Is This What Gov. Tom McCall Had in Mind?
BY PAUL KOBERSTEIN
Tom McCall called it a shameless threat to our environment and to our whole quality of life, an unfettered despoiling of the land, a “coastal condomania.”
In his opening address to the 1973 Oregon Legislature, Gov. McCall explained, “We are dismayed that we have not stopped misuse of the land, our most valuable finite natural resource.”
McCall’s vast environmental legacy included the Beach Bill, a law preserving access to the sandy shoreline for everyone. But he was not the first governor to champion the Oregon Coast.
Gov. Oswald West, who thrust all Oregon beaches into public control by simply declaring them state highways, warned everyone to be wary of potential threats to the Coast. In 1913 he said, “No selfish local interest should be permitted, by politics or otherwise, to destroy or even impair this great birthright of our people.”
With free access to all the beaches and the Coast’s rich, scenic vistas, countless visitors share Oregonians’ passion for this spectacular shoreline. The 362 miles from Astoria to Brookings draw 3.5 million visitors a year to Oregon, from every state and numerous countries, and the millions of dollars they spend.
And yet, it’s clear from a two-year inquiry by Cascadia Times that Oregon’s other natural treasures, like the Columbia River Gorge, get more protection than the Coast.
Slowly over the years, the Coast has been robbed of pieces of its beauty, its wildness and its solitude — a process that has built continuing momentum.
Twenty-three beaches have been polluted at various times with enough fecal wastes to make you sick; many are in areas without sewage treatment facilities.
Tillamook County is the fastest growing county on the Oregon Coast; more than 78 percent of its growth since 2000 is happening in unincorporated areas that lack sewage treatment.
Coastal coho salmon runs remain in intensive care, the result of 150 years of abuse: we have been fishing them nearly to extinction, destroying their habitat, and crowding them out by pumping rivers full of hatchery breeds.
Oregon has allowed public and private forests on the Coast to be cut aggressively enough to endanger the fish and wildlife that live in them. In the ocean, overfishing has nearly destroyed the once-abundant rockfish. Citizen efforts to restore salmon, block unwise development, and protect marine areas and coastal forests honor the legacies of McCall and West.
The coastal zone receives 60 to 180 inches of rain in a year, yet in summer, rivers sometimes don’t have enough water for both people and salmon. Some towns on the Coast are seeing so much development that they are scrambling to find water to meet future needs. With exponential growth ahead, an epic confrontation over water seems likely.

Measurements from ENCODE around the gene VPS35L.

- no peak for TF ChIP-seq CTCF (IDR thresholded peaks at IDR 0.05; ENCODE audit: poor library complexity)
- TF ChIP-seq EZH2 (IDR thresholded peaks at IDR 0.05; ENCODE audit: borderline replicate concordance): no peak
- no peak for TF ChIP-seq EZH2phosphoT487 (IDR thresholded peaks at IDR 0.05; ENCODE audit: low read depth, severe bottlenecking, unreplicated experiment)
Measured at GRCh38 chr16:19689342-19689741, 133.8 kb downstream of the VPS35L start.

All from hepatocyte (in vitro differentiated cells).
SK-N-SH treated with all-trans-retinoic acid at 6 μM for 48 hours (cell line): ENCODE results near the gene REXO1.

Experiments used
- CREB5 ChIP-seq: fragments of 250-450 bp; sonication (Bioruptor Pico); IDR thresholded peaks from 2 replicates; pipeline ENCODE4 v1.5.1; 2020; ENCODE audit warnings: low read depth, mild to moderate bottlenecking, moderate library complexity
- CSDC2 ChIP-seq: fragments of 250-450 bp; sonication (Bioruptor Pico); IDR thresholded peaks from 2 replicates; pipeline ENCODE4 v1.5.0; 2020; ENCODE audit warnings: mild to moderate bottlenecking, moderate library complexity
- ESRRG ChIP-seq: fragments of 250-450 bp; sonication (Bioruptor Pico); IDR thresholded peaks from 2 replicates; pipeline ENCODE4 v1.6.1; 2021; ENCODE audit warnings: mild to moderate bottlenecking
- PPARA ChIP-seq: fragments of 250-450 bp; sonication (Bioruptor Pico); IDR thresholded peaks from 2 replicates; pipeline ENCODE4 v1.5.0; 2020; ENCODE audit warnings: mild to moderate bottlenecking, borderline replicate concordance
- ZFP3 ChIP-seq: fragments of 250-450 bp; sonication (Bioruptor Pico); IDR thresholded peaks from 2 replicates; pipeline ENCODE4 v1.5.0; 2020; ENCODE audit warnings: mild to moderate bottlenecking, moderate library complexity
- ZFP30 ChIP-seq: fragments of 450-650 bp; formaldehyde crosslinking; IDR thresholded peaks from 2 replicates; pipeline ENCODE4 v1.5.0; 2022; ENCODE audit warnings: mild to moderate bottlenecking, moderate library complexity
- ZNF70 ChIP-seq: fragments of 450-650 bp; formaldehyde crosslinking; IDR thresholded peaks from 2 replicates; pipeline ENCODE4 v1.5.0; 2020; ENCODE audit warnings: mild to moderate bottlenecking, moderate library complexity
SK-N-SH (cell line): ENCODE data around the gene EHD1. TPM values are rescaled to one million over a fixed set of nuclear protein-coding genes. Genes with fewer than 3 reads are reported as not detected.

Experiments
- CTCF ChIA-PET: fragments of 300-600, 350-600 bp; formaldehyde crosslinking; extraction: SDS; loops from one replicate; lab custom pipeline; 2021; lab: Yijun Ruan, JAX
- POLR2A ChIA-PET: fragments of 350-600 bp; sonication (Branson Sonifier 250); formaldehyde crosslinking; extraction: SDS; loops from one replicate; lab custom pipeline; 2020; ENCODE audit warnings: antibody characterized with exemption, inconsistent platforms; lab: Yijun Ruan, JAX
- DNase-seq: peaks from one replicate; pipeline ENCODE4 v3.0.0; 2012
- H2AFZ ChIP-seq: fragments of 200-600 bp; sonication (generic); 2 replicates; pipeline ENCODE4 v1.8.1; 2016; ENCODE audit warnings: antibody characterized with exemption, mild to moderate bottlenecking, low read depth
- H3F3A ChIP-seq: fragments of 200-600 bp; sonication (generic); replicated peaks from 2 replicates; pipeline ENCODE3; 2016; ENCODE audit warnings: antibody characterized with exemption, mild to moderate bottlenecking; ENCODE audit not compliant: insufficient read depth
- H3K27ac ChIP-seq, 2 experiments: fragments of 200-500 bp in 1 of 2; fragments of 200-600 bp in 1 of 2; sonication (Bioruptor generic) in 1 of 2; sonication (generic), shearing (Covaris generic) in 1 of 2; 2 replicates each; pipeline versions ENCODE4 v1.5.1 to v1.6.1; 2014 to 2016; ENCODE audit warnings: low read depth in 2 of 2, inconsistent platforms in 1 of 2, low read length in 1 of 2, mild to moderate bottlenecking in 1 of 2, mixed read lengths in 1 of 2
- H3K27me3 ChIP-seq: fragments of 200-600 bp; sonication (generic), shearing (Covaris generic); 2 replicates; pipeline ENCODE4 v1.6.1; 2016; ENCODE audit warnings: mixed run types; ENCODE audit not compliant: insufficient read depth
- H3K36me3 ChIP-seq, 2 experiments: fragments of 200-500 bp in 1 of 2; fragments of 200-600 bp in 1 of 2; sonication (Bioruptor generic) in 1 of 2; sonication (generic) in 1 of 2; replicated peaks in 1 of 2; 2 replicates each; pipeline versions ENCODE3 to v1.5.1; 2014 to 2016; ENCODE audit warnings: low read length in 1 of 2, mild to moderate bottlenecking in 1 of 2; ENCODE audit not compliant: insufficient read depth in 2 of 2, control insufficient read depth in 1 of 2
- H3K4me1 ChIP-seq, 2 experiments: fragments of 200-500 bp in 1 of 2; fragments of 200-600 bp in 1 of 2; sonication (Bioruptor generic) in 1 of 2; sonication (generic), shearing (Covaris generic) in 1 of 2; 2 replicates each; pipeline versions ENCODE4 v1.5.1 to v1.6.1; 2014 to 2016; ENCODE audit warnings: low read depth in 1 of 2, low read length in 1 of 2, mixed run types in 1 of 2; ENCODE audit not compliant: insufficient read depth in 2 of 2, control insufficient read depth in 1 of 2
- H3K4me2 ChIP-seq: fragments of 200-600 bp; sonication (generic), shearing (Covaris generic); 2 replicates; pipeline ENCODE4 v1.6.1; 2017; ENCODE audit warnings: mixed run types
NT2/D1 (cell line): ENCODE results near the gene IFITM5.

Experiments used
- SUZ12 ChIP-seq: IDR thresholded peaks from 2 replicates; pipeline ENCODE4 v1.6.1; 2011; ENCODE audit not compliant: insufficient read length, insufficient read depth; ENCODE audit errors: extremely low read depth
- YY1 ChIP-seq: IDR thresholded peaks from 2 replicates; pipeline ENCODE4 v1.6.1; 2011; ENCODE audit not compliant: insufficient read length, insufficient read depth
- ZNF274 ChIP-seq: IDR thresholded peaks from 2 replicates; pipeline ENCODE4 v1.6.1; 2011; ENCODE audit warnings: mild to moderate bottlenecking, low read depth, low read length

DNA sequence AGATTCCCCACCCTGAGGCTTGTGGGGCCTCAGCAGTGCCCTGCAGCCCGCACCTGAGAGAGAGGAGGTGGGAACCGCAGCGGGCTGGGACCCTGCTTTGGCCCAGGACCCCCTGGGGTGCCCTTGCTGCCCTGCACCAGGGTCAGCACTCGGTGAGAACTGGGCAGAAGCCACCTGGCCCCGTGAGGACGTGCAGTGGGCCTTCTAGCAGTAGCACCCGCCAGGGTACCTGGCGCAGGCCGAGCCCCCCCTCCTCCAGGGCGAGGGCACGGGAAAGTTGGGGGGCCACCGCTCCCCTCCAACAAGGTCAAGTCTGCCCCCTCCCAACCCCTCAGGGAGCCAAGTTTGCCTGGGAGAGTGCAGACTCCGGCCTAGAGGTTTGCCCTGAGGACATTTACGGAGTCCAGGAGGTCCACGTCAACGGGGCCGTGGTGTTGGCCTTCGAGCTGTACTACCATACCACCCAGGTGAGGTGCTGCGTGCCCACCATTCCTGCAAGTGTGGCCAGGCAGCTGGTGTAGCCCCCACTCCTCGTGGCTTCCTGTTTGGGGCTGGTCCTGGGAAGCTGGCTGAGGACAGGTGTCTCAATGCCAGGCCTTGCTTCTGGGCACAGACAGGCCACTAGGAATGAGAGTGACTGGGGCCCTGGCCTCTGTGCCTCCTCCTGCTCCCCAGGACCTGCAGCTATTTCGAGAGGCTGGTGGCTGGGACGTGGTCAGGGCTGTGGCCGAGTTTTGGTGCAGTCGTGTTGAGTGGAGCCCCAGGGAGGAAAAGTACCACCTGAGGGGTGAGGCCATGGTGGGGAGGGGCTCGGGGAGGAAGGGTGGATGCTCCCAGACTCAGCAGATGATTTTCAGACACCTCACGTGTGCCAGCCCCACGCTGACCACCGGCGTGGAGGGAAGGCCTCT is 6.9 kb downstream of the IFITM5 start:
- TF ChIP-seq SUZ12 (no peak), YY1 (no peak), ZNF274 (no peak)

Traffic, a nightmare on the Coast, is growing much faster than the population in Lincoln City and several other towns. The coastline is retreating in many places. As the Oregon Shores Conservation Coalition and others have documented, many dwellings are in danger of falling into the sea, and some have already.
Because development can proceed without due respect for coastal hazards, residents are demanding permission to install riprap and other permanent structures to halt erosion. If allowed, these structures can permanently damage beaches.
Many of today’s Oregon leaders are hoping for a different future, but thus far have been unable to persuade this generation of Oregonians to embrace their vision. Sprawl is erasing scenic views, contributing to beach pollution, and encroaching into sensitive environments and landslide-prone areas.
Voters opened the door to even more sprawl by passing Ballot Measure 37 last November. Oregonians have a say in the management of all the Coast’s beaches, shorelands, rivers and forests. They are making large annual investments in restoring the salmon.
And yet, few Oregonians participate in local decisions affecting the Coast. Coastal governments seldom encourage public participation; the Port of Astoria last year blocked the public from knowing about a deal to sell public land for liquid natural gas terminals until after the deal was done. City councilors, county commissioners and state legislators are frequently openly hostile to citizens who advocate, as McCall did, for the protection of coastal resources.
The voter’s intent to protect salmon habitat has been subverted by politicians who want to keep coastal areas open for misuse and overexploitation. Oregonians across the state are rolling up their sleeves, expressing their convictions and working to reclaim the Coast’s rich legacy before it is lost.
That’s the future that both Tom McCall and Oswald West had in mind